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I have a javascript date such as the one below, which is "now" plus say 20 mins:

var end = new Date('04/14/2013 14:00');

Which is being used in a count down script to this time (a delivery ETA).

However this relies upon the clients machine to work out when the countdown should finish, which may not be in GMT or GMT +1 for daylight saving hours.

I looked at the UTC method here , but frankly got lost.

So my question is:

How can I adjust the variable end to account for a possible time difference between GMT and their local settings on the clients machine so that it can at trusted?

Note: "trusted" is a strong word here, maybe "more likely to be accurate" may be better :) Also this needs to be pure JS no jQuery.


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jQuery has nothing to offer for dates anyway :-) – Bergi Apr 14 '13 at 13:42

I looked at the UTC method, but frankly got lost.

No, using the Date.UTC function is fine and the way to go. In your case, it would be

var end = new Date(Date.UTC(2013, 3, 14, 14, 0)); // notice months are zero-based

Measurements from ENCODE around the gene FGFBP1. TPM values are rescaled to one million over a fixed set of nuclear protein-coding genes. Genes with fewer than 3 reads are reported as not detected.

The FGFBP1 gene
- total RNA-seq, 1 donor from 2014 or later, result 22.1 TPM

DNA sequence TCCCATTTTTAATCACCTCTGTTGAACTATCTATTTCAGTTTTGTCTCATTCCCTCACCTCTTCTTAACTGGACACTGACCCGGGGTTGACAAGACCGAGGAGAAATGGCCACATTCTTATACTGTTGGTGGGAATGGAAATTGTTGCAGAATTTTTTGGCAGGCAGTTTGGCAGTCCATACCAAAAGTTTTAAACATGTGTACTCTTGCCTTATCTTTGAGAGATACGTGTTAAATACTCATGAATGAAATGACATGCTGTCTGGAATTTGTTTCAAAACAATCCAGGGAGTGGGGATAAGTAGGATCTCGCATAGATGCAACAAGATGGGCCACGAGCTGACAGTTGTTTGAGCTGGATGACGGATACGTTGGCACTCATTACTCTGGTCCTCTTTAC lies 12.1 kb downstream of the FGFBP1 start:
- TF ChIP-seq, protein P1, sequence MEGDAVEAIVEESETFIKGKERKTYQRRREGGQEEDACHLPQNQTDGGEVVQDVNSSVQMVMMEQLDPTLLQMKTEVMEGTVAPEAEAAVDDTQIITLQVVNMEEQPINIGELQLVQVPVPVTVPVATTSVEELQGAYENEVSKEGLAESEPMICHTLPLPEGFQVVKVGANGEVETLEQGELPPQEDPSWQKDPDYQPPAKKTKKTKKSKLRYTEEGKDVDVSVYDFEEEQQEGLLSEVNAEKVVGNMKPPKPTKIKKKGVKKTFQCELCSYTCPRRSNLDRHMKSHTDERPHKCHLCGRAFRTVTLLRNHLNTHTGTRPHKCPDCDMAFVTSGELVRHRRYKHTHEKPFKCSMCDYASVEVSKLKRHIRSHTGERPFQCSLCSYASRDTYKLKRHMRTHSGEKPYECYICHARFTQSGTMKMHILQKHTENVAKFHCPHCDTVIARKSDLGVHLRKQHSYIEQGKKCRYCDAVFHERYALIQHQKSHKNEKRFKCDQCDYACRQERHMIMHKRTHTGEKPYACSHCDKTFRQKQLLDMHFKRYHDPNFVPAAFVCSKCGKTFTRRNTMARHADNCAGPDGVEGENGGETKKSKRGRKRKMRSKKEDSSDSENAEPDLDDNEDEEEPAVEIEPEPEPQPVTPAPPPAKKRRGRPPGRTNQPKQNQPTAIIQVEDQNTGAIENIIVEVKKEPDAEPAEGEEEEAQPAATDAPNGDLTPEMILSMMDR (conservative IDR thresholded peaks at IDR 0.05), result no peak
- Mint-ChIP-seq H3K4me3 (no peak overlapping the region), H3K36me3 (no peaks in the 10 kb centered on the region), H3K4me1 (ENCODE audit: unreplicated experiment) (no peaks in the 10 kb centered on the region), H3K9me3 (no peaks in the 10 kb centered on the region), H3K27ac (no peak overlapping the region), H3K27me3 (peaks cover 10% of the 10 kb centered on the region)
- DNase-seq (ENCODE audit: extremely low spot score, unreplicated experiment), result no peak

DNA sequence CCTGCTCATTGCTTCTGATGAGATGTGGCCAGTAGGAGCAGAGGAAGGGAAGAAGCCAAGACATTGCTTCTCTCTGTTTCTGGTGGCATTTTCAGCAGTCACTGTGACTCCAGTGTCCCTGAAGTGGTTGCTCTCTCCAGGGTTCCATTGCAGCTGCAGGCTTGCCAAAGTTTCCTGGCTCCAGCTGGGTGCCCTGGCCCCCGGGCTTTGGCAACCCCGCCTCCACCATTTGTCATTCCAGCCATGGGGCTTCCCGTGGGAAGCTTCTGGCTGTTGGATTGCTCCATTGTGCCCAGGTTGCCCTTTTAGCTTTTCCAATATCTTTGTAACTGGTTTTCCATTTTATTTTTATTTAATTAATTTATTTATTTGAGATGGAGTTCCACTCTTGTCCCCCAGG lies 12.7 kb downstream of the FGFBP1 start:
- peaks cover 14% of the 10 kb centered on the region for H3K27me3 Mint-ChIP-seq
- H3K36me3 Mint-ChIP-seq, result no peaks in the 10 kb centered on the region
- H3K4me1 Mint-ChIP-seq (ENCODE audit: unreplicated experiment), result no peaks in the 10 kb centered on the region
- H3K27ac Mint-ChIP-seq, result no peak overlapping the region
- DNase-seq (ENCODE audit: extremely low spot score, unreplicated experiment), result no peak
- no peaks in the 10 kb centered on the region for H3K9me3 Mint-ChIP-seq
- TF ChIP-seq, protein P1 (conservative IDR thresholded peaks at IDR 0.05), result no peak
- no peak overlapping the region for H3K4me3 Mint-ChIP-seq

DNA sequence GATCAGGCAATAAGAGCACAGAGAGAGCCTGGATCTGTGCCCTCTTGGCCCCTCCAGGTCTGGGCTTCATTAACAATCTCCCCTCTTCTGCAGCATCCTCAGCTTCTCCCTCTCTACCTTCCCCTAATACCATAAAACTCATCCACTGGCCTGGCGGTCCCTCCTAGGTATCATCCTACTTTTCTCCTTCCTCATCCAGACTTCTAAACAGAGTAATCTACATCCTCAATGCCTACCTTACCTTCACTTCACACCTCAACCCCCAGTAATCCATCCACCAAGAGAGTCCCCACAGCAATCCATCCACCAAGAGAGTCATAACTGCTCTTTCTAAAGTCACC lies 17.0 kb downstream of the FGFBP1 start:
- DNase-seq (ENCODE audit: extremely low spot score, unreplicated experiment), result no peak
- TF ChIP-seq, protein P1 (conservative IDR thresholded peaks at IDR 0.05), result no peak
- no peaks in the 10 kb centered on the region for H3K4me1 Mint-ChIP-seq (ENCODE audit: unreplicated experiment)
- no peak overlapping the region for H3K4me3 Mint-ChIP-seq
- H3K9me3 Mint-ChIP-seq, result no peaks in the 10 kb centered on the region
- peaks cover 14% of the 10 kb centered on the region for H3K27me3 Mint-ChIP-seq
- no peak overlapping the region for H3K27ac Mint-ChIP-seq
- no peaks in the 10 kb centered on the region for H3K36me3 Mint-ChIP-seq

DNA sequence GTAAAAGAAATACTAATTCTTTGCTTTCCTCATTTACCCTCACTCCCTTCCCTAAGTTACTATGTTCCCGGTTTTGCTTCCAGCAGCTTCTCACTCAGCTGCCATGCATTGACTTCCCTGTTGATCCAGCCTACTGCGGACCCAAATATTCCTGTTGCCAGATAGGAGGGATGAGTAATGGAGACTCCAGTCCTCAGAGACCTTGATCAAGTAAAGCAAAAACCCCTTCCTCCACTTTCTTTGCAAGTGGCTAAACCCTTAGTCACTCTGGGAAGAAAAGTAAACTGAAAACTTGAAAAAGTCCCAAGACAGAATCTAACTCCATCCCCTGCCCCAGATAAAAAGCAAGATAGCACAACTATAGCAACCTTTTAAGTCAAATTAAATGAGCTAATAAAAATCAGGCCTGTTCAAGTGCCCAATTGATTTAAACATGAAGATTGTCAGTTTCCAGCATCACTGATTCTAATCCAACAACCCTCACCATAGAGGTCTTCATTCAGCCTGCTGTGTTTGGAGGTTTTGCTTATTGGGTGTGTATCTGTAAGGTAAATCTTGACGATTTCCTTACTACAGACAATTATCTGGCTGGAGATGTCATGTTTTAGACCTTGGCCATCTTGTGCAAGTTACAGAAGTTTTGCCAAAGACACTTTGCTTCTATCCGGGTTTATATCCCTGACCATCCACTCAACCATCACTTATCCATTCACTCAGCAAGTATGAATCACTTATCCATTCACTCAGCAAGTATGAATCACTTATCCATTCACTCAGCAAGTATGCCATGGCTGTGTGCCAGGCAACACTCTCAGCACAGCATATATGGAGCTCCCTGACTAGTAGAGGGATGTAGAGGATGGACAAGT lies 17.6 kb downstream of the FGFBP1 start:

Of course you could use the milliseconds since epoch directly, especially if you generate the date value dynamically:

var end = new Date(1365948000000);
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This perhaps doesn't answer the question directly and maybe I've missed something but it looks like you are over-complicating the problem anyway - if you are using a date as part of a countdown timer then you must always know what the offset (countdown) is at any particular moment.

Since Date Always returns the local time if you do not pass any parameters to the constructor, why not just determine your "end" date client-side based only on your offset. Eg.

var offset = 1000*60*20; // 20 minutes (in milliseconds)
var end = new Date( new Date().getTime() + offset );

This way you never need to worry about the local timezone or even DST.

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